Email the preferred method of sending large files for UK businesses
Email the preferred method of sending large files for UK businesses

More than two-thirds of businesses continue to use email as their main method to send and exchange large files and sensitive data.

A global survey of 1,000 IT decision makers by IntraLinks found that sensitive information exchanged beyond the firewall with business partners and customers is still primarily conducted through email (68 per cent) and FTP sites (69 per cent).

Talking to SC Magazine, Derek Flynn, managing director and SV-P of EMEA sales at IntraLinks, said users still need to collaborate with a third party to share information.

“What we do is offer a platform in the cloud, so it is software-as-a-service (SaaS) where you load a document in and it comes with levels of security and with permissions on who can access it and see who viewed it and when, and stop them downloading it,” he said.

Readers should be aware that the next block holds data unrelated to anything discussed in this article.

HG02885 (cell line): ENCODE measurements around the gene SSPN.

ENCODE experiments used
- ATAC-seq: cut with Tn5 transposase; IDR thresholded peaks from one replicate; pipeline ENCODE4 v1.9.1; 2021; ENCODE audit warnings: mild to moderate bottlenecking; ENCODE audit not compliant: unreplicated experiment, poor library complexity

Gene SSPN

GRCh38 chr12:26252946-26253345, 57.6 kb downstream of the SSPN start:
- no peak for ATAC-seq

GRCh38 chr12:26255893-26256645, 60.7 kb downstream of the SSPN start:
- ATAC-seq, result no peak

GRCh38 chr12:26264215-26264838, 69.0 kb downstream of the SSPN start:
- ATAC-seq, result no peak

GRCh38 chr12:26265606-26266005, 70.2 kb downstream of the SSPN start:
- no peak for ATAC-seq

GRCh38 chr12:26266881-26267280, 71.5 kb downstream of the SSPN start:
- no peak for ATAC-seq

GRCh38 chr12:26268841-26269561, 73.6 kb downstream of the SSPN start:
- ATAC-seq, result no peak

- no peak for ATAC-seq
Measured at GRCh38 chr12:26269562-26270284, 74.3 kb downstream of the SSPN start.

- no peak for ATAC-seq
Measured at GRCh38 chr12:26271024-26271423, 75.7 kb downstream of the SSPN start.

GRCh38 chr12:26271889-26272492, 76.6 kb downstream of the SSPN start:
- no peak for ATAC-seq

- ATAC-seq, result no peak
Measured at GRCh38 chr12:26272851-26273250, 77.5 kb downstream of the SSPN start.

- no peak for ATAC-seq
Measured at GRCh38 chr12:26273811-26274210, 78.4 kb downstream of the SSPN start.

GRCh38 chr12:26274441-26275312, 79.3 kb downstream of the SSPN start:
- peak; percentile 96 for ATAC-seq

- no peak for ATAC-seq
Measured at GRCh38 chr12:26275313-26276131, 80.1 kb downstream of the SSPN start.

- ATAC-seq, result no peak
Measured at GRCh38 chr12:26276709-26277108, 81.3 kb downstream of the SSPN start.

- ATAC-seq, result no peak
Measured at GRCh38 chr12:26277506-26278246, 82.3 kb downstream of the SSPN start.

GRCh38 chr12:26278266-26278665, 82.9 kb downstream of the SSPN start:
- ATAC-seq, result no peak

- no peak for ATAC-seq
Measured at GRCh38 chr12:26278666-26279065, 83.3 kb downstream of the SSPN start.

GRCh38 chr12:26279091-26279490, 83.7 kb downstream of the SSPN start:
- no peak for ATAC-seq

“This survey shows how important it is to share sensitive information across enterprises and in what way people are collaborating with shared sensitive data. Under half (45 per cent) of the respondents have enabled bring your own device (BYOD), but we talk about BYOC – bring your own collaboration. It is about the right solution that fits the purpose for the job and adding some enterprise security into the technology.”

Of those surveyed, 125 were from the UK, 52 per cent of which said they had "experience issues" sending or exchanging large files, while only 13 per cent used private cloud file-transfer capabilities, and 11 per cent private cloud file storage/sharing sites.

Nearly a third (31 per cent) said they support online file-storage site Dropbox, while 75 per cent supported email.

Flynn said the problem is that the CEO is making the workforce mobile while "giving the CISO one mighty headache". He added: “We are finding a problem of data on devices and organisations are making it a top priority to provide enterprise-class tools for collaboration for employees.”

Fahim Siddiqui, chief product officer at IntraLinks, said: “Success in business has always depended on effective collaboration, but today the nature of collaboration is changing.”